Scholarly article on topic 'An update on Adenomyosis uteri'

An update on Adenomyosis uteri Academic research paper on "Clinical medicine"

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{adenomyosis / "endometrial hyperplasia" / endometriosis / hysterectomy / leiomyomas}

Abstract of research paper on Clinical medicine, author of scientific article — Sze Ching Hong, Chong Kiat Khoo

Abstract Adenomyosis is a gynecological condition commonly encountered in clinical practice. It is defined as the presence of endometrium within the myometrium. The prevalence of this condition in asymptomatic women is unclear, and a large proportion of these women may have associated pathology such as leiomyomas, endometriosis, endometrial polyps, and hyperplasia. Most of the time, diagnosis is made on histological examination of specimen following hysterectomy or adenomyomectomy. We will look at the role of various imaging modalities, such as pelvic ultrasound and magnetic resonance imaging, and their value in improving the accuracy of preoperative diagnosis. Various medical and surgical therapies will also be discussed. Careful counseling on the available treatment options form an important component of clinical care. Hysterectomy is the definitive treatment for women who no longer desire fertility.

Academic research paper on topic "An update on Adenomyosis uteri"

Accepted Manuscript

An update on Adenomyosis uteri Sze Ching Hong, Chong Kiat Khoo

PII: S2213-3070(15)00133-1

DOI: 10.1016/j.gmit.2015.08.003

Reference: GMIT 140

To appear in: Gynecology and Minimally Invasive Therapy

Received Date: 10 March 2014 Revised Date: 25 May 2015 Accepted Date: 20 August 2015

Please cite this article as: Hong SC, Khoo CK, An update on Adenomyosis uteri, Gynecology and Minimally Invasive Therapy (2015), doi: 10.1016/j.gmit.2015.08.003.

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Article category: Review article Article title: An update on Adenomyosis uteri

Authors:

Sze Ching Honga, Chong Kiat Khooa

aKK Women's and Children's Hospital, Division of Obstetrics and Gynaecology, Minimally

Invasive Surgery Unit

Conflicts of interest declaration: The authors have no conflicts of interest relevant to this article.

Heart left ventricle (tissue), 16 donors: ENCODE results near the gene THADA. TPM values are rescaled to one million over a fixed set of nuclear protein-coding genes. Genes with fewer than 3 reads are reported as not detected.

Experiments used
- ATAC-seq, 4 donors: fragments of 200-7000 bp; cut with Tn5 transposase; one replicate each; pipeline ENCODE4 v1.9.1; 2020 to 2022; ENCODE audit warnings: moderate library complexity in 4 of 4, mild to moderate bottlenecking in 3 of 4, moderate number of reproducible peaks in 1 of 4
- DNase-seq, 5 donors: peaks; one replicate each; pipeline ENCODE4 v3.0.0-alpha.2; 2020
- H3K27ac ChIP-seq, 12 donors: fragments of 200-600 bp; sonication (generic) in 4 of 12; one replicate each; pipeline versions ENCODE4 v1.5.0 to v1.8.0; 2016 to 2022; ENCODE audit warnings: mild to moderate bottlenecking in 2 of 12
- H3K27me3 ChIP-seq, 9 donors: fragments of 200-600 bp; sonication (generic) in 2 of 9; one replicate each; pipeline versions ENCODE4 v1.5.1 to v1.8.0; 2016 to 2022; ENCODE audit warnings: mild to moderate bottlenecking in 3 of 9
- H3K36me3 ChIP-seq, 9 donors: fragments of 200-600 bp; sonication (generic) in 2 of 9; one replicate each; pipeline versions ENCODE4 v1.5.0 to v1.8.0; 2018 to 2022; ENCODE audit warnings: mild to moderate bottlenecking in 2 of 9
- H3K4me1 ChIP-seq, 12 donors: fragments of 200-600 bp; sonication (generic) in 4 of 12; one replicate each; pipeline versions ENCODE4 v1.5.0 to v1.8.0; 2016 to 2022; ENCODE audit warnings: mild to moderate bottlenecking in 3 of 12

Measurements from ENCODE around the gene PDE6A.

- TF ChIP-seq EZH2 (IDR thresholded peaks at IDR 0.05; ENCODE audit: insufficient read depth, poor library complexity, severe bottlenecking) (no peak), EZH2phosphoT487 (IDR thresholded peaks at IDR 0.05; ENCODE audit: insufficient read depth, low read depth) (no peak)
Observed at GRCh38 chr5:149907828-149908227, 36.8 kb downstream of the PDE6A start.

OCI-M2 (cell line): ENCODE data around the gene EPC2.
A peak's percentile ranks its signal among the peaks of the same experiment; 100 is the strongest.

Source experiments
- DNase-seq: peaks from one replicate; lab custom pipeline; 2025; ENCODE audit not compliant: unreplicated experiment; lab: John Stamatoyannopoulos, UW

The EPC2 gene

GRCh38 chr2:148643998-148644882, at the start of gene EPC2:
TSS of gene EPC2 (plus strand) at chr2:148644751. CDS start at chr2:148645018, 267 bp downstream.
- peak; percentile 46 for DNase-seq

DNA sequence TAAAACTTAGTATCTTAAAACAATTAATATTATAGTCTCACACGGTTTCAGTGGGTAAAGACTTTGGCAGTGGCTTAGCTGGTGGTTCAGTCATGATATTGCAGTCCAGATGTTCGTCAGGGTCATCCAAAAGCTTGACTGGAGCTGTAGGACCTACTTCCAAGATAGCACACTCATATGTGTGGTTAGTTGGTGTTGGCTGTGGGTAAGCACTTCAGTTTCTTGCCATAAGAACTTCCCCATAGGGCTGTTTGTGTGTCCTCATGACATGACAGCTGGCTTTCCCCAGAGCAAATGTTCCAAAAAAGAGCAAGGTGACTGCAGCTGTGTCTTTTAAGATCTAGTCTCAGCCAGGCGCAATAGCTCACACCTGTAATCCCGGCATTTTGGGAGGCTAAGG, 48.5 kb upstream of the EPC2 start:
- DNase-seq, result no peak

Corresponding author details: Name: Sze Ching Hong E-mail: hong.sze.ching@singhealth.com.sg Mailing address: 100 Bukit Timah Road, Singapore 229899 Telephone: (65) 6225 5554 Fax: (65) 6298 6343

Word counts: Abstract: 129 Main text: 1342 References: 273

An update on Adenomyosis uteri

Abstract:

Adenomyosis is a gynaecological condition commonly encountered in clinical practice. It is defined as the presence of endometrium within the myometrium. The prevalence of this condition in asymptomatic women is unclear, and a large proportion of these women may have associated pathology such as leiomyomas, endometriosis, endometrial polyps and hyperplasia. Most of the time, diagnosis is made on histological examination of specimen following hysterectomy or adenomyomectomy. We will look at the role of various imaging modalities, such as pelvic ultrasound and magnetic resonance imaging, and their value in improving the accuracy of preoperative diagnosis. Various medical and surgical therapies will also be discussed. Careful counseling on the available treatment options form an important component of clinical care. Hysterectomy is the definitive treatment for women who no longer desires fertility.

Keywords:

Adenomyosis, hysterectomy, magnetic resonance imaging, leiomyomas, endometriosis, endometrial hyperplasia

Introduction:

Adenomyosis is a gynaecological condition commonly encountered in our clinical practice. It is defined as the presence of endometrial glands and stroma deep within the myometrium associated with myometrial hypertrophy and hyperplasia1. General consensus is that adenomyosis occurs when there is a disruption of the normal boundary between the endometrial basal layer and the myometrium. As a result, the endometrial glands invade the myometrium, resulting in ectopic intramyometrial glands which cause adjacent myometrial hypertrophy and hyperplasia. Adenomyosis can be diffuse, where islands of adenomyosis may be found throughout the myometrium, or it can be localized in the form of adenomyomas.

Epidemiology